It’s an online Yuri manga bonanza this week!
For those of you reading Shimura Takako’s Awajima Hyakkei (淡島百景) series online, the final issue will be posted in October, according to Ohta Publishing’s twitter account. Presumably this means that the series, about a group of young ladies who have entered an academy for a famous all-female musical performance troupe, will get a second print volume this winter.
Thanks to YNN Correspondent and creator Ari North, who wrote in to tell us about their comic, Always Human, “a manga-influenced webcomic about nanobots, genetic engineering and two women falling in love.” Also on LINE’s webtoons, this sounds like an amazing series. Science fiction author David Brin described it as “a reflection on genetic engineering, body image, beauty, and gender identity, as well as what it means to be human”. Well, cool!
And YNN Correspondent Bing C has written in with more news from online comic platform Lezhin. “Lezhin has recently announced the winners of the 1st Lezhin US Comic Contest. Two new Yuri webcomics won second and third place:
Crunchyroll News has the report that Glitter Force, the localized version of Smile PreCure is getting a second season on Netflix.
I don’t really know what to make of this….there are plans for a live-action adaptation of Saki, the mahjong, moe and Yuri epic manga that I keep assuming will be finished any day and keeps chugging along.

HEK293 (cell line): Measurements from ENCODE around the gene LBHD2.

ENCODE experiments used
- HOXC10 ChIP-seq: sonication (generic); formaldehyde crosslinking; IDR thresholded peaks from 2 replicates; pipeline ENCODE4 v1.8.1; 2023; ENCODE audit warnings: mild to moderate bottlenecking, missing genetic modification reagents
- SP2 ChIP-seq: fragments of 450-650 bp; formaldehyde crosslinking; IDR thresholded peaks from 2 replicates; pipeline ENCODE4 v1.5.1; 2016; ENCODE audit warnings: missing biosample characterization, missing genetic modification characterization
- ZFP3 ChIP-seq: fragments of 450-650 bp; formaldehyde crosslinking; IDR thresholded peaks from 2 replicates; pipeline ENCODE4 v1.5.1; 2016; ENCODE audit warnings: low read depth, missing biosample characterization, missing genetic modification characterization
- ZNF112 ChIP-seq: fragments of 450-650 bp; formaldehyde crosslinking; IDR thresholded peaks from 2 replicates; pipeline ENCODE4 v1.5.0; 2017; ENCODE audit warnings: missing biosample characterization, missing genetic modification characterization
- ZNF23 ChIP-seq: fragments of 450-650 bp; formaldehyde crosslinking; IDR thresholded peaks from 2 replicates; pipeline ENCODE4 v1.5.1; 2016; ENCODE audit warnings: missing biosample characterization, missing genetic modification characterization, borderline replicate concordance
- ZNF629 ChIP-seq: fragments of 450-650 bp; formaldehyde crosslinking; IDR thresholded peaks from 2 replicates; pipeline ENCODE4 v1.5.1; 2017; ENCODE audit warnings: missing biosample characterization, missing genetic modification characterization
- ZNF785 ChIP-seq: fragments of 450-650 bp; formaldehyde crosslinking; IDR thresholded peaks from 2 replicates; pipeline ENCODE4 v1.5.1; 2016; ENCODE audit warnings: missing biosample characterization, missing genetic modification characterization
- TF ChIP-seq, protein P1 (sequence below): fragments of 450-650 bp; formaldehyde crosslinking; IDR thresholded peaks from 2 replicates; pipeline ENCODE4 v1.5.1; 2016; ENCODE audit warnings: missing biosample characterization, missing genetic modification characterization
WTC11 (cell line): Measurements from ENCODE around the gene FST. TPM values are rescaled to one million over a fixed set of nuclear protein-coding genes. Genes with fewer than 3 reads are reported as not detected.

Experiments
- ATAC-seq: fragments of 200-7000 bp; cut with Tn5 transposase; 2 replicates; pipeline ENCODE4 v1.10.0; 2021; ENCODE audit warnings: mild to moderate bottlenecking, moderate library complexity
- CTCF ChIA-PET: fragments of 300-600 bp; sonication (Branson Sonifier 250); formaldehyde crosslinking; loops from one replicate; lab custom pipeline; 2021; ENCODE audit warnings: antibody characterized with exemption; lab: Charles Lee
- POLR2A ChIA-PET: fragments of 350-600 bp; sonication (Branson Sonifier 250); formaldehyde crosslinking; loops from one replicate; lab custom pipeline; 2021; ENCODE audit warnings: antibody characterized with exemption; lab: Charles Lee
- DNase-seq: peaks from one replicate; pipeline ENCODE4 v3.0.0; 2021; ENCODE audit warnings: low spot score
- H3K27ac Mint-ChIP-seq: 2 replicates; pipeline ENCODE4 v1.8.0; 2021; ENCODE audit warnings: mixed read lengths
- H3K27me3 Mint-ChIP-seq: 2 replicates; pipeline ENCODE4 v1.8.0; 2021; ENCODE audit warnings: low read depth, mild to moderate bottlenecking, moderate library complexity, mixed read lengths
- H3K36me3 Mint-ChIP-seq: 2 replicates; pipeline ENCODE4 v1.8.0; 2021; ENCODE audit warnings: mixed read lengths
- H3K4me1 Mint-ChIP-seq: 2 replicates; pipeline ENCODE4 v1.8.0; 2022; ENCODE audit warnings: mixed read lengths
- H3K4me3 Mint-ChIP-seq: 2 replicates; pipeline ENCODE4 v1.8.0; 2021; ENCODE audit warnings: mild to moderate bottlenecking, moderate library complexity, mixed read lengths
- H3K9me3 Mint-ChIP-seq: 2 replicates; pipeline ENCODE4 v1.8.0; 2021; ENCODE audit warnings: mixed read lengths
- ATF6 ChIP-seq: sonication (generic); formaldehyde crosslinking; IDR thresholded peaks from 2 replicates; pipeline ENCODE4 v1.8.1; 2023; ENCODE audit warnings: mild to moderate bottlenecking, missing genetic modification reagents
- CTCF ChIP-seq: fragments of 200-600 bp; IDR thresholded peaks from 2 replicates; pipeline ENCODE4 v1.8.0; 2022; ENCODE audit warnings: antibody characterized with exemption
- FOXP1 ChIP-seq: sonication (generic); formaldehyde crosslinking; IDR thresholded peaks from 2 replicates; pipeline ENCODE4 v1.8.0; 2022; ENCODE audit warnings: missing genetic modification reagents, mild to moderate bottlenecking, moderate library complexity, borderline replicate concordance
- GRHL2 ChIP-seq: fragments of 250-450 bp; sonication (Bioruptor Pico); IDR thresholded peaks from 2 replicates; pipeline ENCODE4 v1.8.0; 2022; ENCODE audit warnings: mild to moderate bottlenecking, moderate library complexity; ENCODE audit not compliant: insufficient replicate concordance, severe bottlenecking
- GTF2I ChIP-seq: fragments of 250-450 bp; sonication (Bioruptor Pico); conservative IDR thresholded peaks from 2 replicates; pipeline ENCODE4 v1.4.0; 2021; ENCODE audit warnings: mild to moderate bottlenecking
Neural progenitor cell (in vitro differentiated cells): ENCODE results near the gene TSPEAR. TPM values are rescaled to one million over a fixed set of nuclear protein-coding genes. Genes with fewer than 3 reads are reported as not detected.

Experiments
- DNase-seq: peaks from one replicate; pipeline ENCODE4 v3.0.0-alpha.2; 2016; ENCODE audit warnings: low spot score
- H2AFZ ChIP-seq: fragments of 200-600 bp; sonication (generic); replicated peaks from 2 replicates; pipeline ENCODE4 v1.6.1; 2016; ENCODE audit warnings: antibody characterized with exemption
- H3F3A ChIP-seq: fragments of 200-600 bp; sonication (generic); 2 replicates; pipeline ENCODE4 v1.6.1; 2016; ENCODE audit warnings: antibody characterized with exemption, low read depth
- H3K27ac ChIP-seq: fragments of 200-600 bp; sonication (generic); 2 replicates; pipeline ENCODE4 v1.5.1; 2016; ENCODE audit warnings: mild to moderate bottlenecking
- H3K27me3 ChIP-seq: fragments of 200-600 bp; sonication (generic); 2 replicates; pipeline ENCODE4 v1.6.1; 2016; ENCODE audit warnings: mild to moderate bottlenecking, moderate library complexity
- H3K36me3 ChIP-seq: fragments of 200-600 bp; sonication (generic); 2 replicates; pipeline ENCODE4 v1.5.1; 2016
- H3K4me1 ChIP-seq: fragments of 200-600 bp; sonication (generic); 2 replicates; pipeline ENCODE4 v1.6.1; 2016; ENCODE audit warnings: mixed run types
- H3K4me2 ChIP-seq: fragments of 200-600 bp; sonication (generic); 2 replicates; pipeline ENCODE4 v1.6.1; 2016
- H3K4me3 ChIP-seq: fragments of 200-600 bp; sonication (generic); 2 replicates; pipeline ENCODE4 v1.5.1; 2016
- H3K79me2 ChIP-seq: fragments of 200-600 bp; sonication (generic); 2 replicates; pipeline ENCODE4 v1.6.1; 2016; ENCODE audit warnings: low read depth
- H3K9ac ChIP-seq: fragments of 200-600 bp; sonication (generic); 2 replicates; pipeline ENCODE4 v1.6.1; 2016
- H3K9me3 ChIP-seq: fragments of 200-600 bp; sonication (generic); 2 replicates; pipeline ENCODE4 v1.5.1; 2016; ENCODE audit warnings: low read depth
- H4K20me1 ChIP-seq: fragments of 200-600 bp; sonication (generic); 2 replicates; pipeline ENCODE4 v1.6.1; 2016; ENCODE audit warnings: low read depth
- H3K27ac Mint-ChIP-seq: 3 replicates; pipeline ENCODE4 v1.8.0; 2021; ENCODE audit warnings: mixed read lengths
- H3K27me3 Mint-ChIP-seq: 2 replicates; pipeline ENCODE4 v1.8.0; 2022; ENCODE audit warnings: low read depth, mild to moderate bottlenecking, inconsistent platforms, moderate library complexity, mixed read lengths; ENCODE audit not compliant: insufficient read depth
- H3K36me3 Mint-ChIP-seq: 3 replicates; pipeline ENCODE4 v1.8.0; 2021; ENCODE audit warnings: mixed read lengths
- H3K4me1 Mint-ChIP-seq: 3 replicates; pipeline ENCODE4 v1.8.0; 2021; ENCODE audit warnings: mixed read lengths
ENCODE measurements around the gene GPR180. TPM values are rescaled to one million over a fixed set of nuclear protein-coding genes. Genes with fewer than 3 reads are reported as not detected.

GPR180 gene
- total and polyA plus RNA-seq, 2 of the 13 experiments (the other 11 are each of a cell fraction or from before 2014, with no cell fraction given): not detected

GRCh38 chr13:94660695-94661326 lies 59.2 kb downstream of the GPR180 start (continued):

The Grand Stage Live website has been updated with an image of the flyer for the show and I thought I’d tell you about the flyers. ^_^
When you go to a Japanese anime/manga store, there are racks for flyers for new releases, shows, anime movie premiers, doujinshi events and in-person events. The flyers interest me a great deal, because we always hear about how technologically advanced Japan is and never really think about that. In fact, every event I have ever been to there, comes with a half ton of printed matter. So check the link and imagine picking this up at Animate in Ikebukuro. (Actually, if anyone sees this somewhere, can you grab me one? I’d love to have a copy.)
The Yayoi Museum in Tokyo is holding a retrospective exhibition of artwork by Yamagishi Ryouko. She was a member of the genre-defining 24 year group (which includes Moto Hagio and Riyoko Ikeda and other influential and extraordinary artists.) Here on Okazu, Yamagishi is primarily known for her creation Shiroi Heya no Futari, which I credit as being the first “Yuri” manga. The exhibit will run from September 30-December 25. If you get a chance to visit, do let us know how it is!
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Thanks to all of you – you make this a great Yuri Network!